Attack of the Mutant Artificial Christmas Trees

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"Attack of the Mutant Artificial Christmas Trees" is a free online video game developed as part of a marketing campaign by the National Christmas Tree Association in 2004. The game was meant to support the natural Christmas tree industry and received criticism from artificial tree producers.



"Attack of the Mutant Artificial Christmas Trees" has been described as similar to a "whack-a-mole" themed game.[1] Players are called upon to pelt mutant artificial Christmas trees with snowballs, while avoiding the elves interspersed between the garishly colored mutant trees.[2][3] Mutant trees emerge from boxes that are marked "100% Fake" or "Made in China".[4] The trees, as the game says, have "mutated and are sucking the spirit out of Christmas".[2] The game features an "Xmas Spirit Meter" light which dims for every mutant tree missed or elf hit by mistake.[5] Between rounds the game provides "facts" about Christmas trees,[6] or, depending on your point of view, "didactic little warnings about the evils of fake trees".[1]


The game was developed by a Dallas-based Internet marketing firm, Kewlbox;[5] Kewlbox is a launching platform for games created by Blockdot.[6] The National Christmas Tree Association, a trade group representing the Christmas tree farming industry, commissioned "Attack" to press their message that natural trees are the way to celebrate Christmas.[5] The game was released for free download or online play in November 2004.[6]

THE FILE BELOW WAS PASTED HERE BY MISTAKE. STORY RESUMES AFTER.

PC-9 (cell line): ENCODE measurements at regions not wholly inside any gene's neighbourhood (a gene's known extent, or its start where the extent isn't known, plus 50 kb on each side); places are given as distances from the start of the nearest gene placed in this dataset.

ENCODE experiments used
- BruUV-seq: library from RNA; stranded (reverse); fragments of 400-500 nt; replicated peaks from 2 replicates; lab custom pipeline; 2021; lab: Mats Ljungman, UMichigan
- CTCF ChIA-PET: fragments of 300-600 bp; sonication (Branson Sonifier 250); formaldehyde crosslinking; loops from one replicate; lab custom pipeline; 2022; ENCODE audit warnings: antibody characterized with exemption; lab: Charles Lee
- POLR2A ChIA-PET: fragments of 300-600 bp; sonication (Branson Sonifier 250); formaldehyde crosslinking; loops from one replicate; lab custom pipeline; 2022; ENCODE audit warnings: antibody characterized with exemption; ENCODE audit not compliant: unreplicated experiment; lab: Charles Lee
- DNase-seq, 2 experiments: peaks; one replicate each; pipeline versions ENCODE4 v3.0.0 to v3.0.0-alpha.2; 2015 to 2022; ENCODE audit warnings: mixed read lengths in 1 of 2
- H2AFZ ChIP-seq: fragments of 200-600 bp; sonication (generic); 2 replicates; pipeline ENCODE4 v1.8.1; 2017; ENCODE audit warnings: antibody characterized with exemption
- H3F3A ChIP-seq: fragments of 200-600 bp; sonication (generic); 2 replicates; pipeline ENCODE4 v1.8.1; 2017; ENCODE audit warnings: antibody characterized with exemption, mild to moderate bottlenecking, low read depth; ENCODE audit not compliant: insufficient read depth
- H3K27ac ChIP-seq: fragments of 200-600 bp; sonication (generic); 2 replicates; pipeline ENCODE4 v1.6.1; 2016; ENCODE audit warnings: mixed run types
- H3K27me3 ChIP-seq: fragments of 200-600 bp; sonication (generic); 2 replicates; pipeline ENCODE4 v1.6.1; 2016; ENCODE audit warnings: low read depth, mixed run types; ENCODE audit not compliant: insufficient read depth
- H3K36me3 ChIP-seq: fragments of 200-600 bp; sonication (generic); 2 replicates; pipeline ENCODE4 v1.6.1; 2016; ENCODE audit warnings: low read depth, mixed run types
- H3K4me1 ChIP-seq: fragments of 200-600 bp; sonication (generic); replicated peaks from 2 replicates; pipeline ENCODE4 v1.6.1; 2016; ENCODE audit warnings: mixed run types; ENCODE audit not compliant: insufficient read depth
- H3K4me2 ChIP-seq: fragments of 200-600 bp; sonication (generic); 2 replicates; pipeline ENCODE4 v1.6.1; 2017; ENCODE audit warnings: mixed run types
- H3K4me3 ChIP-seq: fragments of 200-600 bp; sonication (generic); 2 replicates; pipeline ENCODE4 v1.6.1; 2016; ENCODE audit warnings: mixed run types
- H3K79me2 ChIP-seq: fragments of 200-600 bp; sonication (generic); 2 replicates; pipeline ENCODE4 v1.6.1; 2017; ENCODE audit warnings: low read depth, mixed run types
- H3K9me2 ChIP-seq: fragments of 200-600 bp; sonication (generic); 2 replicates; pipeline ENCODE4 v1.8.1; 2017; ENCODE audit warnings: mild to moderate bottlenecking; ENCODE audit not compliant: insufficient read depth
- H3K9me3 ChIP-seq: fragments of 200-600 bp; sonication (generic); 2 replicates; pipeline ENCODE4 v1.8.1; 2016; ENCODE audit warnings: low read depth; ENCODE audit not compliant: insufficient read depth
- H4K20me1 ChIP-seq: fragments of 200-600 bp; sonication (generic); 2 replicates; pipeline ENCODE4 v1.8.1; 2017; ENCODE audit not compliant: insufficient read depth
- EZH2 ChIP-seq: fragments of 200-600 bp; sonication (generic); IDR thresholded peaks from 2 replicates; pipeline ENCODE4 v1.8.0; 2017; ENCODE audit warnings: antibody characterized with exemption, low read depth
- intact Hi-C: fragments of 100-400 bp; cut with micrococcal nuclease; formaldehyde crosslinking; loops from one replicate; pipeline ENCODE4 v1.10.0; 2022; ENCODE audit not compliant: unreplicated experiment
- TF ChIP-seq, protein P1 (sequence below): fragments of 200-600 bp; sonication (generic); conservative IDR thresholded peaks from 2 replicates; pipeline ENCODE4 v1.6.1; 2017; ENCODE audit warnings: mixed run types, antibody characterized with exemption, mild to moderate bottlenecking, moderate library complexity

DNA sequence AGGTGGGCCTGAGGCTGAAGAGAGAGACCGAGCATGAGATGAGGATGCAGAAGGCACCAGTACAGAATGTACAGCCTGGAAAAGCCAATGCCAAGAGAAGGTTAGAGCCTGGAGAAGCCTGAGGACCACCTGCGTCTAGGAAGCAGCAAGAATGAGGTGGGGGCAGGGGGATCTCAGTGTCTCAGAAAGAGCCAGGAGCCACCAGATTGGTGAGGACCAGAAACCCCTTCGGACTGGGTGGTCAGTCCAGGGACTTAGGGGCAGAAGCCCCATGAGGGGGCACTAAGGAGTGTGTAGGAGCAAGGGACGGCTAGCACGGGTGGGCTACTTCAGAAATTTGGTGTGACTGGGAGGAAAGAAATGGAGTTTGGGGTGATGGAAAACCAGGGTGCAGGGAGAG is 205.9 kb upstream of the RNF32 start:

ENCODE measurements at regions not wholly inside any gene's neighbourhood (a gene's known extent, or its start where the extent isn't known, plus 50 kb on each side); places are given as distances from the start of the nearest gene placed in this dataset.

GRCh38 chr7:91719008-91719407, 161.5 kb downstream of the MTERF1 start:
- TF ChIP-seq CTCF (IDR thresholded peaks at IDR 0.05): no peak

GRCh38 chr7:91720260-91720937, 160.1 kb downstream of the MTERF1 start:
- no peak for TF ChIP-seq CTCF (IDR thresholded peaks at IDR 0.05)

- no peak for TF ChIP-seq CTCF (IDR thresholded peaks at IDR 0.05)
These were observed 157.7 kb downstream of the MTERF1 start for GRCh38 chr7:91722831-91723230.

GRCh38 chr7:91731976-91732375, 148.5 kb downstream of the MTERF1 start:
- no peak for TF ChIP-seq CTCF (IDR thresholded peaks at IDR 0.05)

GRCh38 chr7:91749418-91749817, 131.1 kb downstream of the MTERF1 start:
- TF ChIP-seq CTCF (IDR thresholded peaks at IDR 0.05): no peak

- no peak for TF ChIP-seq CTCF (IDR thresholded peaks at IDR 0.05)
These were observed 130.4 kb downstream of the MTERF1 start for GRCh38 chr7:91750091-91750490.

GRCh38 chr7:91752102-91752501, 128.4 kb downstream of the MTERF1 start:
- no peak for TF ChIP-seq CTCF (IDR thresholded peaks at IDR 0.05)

Salon writer Andrew Leonard said of "Attack of the Mutant Artificial Christmas Trees", "(the game is) diverting for about three nanoseconds — less, if you give in to the urge to pelt the annoying elf, for which you are unfairly punished".[1] Despite Leonard's assessment, the game was played by 75,000 people in the first week of its release.[6] While the game was meant as light-hearted, some artificial tree producers were not amused. The CEO of Balsam Hill Company, a U.S. artificial tree manufacturer, said he was surprised at the negativity of the tree growers ad campaign, adding that it was not exactly "warm and fuzzy".[2]


  1. 1.0 1.1 1.2 Leonard, Andrew. "Attack of the mutant artificial Christmas trees -- from China",, How the World Works (blog), December 21, 2006, accessed December 18, 2008.
  2. 2.0 2.1 2.2 Barrett, Rick. "Tree sellers let the fir fly", Milwaukee Journal-Sentinel, December 3, 2006, accessed December 18, 2008.
  3. Munoz, Sara Schaefer. "The Fight Before Christmas: Real Trees vs. Fakes", Wall Street Journal, December 21, 2006, accessed December 18, 2008.
  4. Wohleber, Curt. "Fake Fir", American Heritage, Winter 2007, accessed December 18, 2008.
  5. 5.0 5.1 5.2 Napoli, Lisa. "Ready, Aim, Splat", The New York Times, December 16, 2004, accessed December 18, 2008.
  6. 6.0 6.1 6.2 6.3 Staff. "Attack of the Mutant Artificial Trees Ho! Ho! Whoa! Holiday Game Fun! , Video Game News (, November 23, 2004, accessed December 18, 2008.

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